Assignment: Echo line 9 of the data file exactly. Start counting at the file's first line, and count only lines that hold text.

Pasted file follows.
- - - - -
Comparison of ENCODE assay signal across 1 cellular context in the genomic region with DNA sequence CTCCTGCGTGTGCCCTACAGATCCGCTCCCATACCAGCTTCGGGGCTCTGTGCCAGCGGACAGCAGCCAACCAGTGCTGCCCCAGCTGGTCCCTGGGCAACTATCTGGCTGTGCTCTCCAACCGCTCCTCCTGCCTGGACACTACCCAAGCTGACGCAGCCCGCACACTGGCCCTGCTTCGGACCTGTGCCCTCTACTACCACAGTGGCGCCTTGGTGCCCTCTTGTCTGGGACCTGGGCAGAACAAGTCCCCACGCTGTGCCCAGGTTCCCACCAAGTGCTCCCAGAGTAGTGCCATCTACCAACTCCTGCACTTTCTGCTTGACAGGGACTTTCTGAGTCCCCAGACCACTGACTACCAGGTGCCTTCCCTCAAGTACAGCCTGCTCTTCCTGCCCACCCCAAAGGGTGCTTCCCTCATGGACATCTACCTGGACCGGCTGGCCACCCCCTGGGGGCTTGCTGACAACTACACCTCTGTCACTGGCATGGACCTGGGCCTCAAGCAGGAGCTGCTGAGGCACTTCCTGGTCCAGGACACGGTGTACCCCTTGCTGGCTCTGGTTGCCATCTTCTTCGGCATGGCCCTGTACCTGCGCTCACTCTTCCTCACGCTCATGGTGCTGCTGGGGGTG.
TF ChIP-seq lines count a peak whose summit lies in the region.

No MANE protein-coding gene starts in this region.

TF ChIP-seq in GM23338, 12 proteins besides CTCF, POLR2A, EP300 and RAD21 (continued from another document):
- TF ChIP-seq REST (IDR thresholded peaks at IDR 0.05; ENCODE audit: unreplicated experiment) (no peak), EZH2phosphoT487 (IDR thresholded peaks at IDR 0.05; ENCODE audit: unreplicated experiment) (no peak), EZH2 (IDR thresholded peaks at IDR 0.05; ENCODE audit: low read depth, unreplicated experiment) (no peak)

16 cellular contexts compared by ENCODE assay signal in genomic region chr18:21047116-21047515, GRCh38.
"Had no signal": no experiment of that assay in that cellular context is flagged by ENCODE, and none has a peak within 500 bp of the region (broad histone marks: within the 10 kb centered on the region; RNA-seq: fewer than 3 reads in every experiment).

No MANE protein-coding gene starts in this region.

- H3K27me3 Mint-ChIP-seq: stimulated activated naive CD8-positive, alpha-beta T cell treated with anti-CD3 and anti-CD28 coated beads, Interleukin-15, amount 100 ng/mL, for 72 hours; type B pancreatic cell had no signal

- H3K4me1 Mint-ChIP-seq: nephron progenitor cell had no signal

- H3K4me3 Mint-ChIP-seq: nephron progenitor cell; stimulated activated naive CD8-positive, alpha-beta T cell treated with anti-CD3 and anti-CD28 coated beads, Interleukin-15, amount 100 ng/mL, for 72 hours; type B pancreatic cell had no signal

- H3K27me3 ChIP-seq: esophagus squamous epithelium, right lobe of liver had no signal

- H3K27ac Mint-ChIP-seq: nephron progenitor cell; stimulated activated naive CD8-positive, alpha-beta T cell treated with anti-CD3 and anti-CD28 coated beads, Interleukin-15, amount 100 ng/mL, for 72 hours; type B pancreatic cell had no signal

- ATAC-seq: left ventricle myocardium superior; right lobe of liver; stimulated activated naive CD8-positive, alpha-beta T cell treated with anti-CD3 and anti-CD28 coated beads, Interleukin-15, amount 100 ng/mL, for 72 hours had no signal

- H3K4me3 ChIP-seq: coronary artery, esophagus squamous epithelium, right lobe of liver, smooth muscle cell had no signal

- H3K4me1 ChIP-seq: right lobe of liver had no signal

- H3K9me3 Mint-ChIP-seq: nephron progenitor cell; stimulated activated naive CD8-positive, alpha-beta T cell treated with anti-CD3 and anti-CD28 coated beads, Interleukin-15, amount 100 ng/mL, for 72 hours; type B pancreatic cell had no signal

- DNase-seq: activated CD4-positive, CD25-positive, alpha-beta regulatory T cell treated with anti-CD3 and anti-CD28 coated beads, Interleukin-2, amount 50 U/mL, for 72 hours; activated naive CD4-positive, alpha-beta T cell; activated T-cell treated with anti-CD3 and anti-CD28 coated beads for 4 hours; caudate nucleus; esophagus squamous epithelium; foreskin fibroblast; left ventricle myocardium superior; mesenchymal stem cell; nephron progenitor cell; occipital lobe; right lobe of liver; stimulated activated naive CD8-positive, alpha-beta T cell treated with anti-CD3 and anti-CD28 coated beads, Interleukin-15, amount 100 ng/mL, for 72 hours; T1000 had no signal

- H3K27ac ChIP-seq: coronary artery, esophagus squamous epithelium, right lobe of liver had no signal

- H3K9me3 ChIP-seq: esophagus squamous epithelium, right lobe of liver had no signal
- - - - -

- H3K27me3 Mint-ChIP-seq: stimulated activated naive CD8-positive, alpha-beta T cell treated with anti-CD3 and anti-CD28 coated beads, Interleukin-15, amount 100 ng/mL, for 72 hours; type B pancreatic cell had no signal